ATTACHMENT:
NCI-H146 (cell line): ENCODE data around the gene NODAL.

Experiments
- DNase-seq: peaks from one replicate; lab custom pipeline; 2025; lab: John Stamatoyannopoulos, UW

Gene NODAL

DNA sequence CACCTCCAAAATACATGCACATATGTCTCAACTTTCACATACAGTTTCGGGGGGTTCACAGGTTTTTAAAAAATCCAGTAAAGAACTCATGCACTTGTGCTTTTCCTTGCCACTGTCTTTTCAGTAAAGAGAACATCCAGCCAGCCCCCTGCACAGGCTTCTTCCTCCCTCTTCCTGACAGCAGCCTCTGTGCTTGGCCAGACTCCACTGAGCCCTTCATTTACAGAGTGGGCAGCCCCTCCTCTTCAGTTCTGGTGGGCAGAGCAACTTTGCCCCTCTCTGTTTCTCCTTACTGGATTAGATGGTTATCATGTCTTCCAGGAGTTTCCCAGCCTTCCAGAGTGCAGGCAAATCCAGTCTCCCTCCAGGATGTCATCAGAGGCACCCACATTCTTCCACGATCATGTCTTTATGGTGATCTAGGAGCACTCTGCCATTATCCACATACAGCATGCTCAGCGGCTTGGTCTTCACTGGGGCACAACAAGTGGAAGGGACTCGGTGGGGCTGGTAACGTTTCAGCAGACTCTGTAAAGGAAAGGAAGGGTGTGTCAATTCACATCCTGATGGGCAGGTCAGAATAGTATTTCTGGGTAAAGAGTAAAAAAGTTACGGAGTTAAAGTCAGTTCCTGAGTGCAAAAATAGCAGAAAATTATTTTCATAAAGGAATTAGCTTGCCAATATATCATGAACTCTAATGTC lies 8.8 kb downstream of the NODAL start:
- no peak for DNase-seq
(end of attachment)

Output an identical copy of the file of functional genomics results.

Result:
NCI-H146 (cell line): ENCODE data around the gene NODAL.

Experiments
- DNase-seq: peaks from one replicate; lab custom pipeline; 2025; lab: John Stamatoyannopoulos, UW

Gene NODAL

DNA sequence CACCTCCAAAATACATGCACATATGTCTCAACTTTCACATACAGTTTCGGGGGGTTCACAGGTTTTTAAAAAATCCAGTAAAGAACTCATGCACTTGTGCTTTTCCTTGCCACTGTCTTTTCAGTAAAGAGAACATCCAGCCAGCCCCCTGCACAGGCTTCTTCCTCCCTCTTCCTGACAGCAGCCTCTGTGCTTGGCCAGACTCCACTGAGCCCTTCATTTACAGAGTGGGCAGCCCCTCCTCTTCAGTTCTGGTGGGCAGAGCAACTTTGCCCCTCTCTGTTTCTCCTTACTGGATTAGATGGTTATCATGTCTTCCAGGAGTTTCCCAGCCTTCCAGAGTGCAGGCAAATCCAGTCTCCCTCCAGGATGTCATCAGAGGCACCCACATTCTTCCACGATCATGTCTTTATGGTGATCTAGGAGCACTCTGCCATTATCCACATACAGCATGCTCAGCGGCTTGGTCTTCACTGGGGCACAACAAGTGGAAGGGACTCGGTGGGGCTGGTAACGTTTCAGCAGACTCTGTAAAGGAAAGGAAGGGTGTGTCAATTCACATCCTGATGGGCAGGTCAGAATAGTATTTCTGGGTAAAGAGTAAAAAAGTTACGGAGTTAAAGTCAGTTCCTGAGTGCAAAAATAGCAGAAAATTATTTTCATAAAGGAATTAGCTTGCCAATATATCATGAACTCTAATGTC lies 8.8 kb downstream of the NODAL start:
- no peak for DNase-seq